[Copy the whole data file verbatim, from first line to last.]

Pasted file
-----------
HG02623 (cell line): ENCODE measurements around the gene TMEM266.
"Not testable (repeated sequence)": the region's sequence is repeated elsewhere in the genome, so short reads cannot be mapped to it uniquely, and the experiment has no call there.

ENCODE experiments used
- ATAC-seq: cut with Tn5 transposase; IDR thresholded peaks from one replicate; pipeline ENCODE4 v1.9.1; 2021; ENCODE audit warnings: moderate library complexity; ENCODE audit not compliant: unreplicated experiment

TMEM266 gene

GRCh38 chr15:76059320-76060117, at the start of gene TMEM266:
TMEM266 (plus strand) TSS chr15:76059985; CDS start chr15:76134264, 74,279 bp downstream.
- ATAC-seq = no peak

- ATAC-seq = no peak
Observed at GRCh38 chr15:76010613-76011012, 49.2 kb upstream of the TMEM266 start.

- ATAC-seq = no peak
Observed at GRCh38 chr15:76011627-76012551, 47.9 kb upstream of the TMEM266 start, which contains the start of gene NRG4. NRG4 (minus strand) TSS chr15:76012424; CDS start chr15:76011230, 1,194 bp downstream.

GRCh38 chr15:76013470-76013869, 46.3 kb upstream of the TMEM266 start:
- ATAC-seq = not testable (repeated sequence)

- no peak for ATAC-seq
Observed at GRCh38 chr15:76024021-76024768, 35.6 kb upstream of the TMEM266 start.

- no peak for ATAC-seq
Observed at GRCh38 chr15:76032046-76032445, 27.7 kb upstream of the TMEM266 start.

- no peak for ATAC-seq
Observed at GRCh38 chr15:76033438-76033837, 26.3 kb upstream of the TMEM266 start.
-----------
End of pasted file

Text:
HG02623 (cell line): ENCODE measurements around the gene TMEM266.
"Not testable (repeated sequence)": the region's sequence is repeated elsewhere in the genome, so short reads cannot be mapped to it uniquely, and the experiment has no call there.

ENCODE experiments used
- ATAC-seq: cut with Tn5 transposase; IDR thresholded peaks from one replicate; pipeline ENCODE4 v1.9.1; 2021; ENCODE audit warnings: moderate library complexity; ENCODE audit not compliant: unreplicated experiment

TMEM266 gene

GRCh38 chr15:76059320-76060117, at the start of gene TMEM266:
TMEM266 (plus strand) TSS chr15:76059985; CDS start chr15:76134264, 74,279 bp downstream.
- ATAC-seq = no peak

- ATAC-seq = no peak
Observed at GRCh38 chr15:76010613-76011012, 49.2 kb upstream of the TMEM266 start.

- ATAC-seq = no peak
Observed at GRCh38 chr15:76011627-76012551, 47.9 kb upstream of the TMEM266 start, which contains the start of gene NRG4. NRG4 (minus strand) TSS chr15:76012424; CDS start chr15:76011230, 1,194 bp downstream.

GRCh38 chr15:76013470-76013869, 46.3 kb upstream of the TMEM266 start:
- ATAC-seq = not testable (repeated sequence)

- no peak for ATAC-seq
Observed at GRCh38 chr15:76024021-76024768, 35.6 kb upstream of the TMEM266 start.

- no peak for ATAC-seq
Observed at GRCh38 chr15:76032046-76032445, 27.7 kb upstream of the TMEM266 start.

- no peak for ATAC-seq
Observed at GRCh38 chr15:76033438-76033837, 26.3 kb upstream of the TMEM266 start.